A 2015 Second Circuit decision that upended the longstanding "valid when made" doctrine may face repeal by Congress if a recently introduced bill passes. In Madden v. Midland, the U.S. Court of Appeals for the Second Circuit found that a national bank's origination of loans with rates permitted under Section 85 of the National Bank Act did not protect a non-bank purchaser of the loans from state usury claims, if the non-bank purchaser did not have independent authority to charge such rates. Critics from the credit industry pointed out that the holding directly contradicted the long-standing and widely accepted "valid-when-made" doctrine. Under this doctrine, a debt that is valid when created does not become usurious because of subsequent events, such as an assignment.
The Protecting Consumers' Access to Credit Act of 2017 ("Act"), introduced with bipartisan support to the Senate and the House in July, seeks to codify the valid-when-made doctrine. On July 19, Rep. Patrick McHenry (R-N.C.) introduced the Act to the House. (H.R. 3299). On July 27, 2017, Sen. Mark Warner (D-Va.), introduced the companion bill (S. 1642) to the Senate.
The Act would amend the Section 85 of the National Bank Act to provide as follows:
A loan that is valid when made as to its maximum rate of interest in accordance with this section shall remain valid with respect to such rate regardless of whether the loan is subsequently sold, assigned, or otherwise transferred to a third party, and may be enforced by such third party notwithstanding any State law to the contrary.
The Act would similarly amend the Home Owners' Loan Act, the Federal Credit Union Act, and the Federal Deposit Insurance Act.
Two other bills introduced earlier this year also target Madden. The Financial Services and General Government Appropriations Act, 2018 (H.R. 3280) (introduced June 18, 2017) and the Financial CHOICE Act of 2017 (H.R. 10) (introduced April 26, 2017), provide for the same amendments described above. However, unlike the Act, these bills, with largely Republican support and sponsorship, would also drastically reform the CFPB, including stripping the Bureau of supervisory and UDAAP enforcement authority. (Section 927 and 929 of the Appropriations Act, Section 727 and 736 of the CHOICE Act).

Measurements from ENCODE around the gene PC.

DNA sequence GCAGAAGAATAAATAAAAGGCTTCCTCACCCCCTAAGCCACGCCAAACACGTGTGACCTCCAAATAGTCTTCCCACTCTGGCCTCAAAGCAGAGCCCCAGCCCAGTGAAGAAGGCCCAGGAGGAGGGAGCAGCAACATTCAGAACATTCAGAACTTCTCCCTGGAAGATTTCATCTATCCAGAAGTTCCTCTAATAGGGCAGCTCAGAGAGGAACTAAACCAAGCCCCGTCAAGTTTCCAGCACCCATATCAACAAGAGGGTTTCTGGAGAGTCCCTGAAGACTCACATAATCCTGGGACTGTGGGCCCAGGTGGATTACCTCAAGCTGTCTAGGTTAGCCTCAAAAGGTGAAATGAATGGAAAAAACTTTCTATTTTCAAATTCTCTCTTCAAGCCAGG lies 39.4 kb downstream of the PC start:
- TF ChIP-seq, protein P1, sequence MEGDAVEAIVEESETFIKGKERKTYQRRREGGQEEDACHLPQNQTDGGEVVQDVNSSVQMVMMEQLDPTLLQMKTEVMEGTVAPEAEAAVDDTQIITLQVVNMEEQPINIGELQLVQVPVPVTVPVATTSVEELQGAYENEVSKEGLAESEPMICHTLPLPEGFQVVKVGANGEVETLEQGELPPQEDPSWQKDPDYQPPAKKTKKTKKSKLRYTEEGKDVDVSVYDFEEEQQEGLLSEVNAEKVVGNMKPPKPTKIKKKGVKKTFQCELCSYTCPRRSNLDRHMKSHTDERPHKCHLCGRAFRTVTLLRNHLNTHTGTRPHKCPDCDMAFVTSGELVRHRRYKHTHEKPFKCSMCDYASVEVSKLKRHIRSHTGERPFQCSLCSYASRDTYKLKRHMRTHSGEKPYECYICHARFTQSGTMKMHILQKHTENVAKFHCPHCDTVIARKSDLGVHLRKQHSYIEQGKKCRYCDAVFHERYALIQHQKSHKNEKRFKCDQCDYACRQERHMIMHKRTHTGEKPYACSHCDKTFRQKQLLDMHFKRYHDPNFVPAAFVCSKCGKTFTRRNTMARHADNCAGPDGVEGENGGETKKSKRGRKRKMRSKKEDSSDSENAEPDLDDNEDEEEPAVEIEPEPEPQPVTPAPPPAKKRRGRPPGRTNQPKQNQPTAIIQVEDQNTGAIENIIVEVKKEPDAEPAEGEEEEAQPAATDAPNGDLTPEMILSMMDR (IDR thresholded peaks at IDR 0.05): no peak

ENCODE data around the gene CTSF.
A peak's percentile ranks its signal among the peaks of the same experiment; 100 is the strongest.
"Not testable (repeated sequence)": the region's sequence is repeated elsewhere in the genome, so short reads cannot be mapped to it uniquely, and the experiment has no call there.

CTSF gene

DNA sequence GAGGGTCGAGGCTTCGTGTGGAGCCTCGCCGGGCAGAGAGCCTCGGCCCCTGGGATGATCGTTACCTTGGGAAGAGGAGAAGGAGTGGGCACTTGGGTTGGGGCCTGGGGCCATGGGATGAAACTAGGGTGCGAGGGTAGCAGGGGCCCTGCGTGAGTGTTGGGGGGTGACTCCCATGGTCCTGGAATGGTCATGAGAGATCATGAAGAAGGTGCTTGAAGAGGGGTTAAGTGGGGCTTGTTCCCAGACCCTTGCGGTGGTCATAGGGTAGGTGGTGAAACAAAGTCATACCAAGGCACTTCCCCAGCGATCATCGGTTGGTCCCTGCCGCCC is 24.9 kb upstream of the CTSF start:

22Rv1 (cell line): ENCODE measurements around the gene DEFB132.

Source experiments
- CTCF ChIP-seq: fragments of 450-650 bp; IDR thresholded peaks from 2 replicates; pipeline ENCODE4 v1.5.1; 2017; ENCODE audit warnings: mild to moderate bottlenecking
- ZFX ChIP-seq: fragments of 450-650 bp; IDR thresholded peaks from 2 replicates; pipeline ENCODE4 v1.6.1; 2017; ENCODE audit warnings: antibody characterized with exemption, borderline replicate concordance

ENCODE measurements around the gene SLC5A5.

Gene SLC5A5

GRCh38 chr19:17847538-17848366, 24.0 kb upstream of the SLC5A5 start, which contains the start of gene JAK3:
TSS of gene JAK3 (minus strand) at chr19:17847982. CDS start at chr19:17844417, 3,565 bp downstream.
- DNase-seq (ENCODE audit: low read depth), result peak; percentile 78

In contrast, the Act expressly provides:
Nothing in this Act may be construed as limiting the authority or jurisdiction of the Office of the Comptroller of the Currency, the Federal Deposit Insurance Corporation, the Board of Governors of the Federal Reserve System, the Bureau of Consumer Financial Protection, or the National Credit Union Administration.
The Congressional Findings section of the Act seeks to contextualize Madden as anomalous and justify the valid when made doctrine on public policy grounds. Specifically, the Congressional Findings section highlights that the doctrine "bring(s) certainty to the legal treatment of all valid loans that are transferred, greatly enhances liquidity in the credit markets by widening the potential pool of loan buyers and reduc(es) the cost of credit to borrowers at the time of origination…"
The Congressional Findings section also cites studies that claim that Madden v. Midland "has already disproportionately affected low- and moderate-income individuals in the United States with lower FICO scores."
The Congressional Findings section finally warns that if the "doctrine is not reaffirmed soon by Congress, the lack of access to safe and affordable financial services will force the households in the United States with the fewest resources to seek financial products that are nontransparent, fail to inform consumers about the terms of credit available, and do not comply with State and Federal laws, including regulations."
In addition to having sponsors on both sides of the aisle, the Act is more narrowly tailored to address Madden specifically, including its effects on the market for non-prime credit. As a result, the Act could attract more bipartisan support than the two earlier bills that provide for the same substantive amendments but also target the CFPB and other Obama-era financial reforms.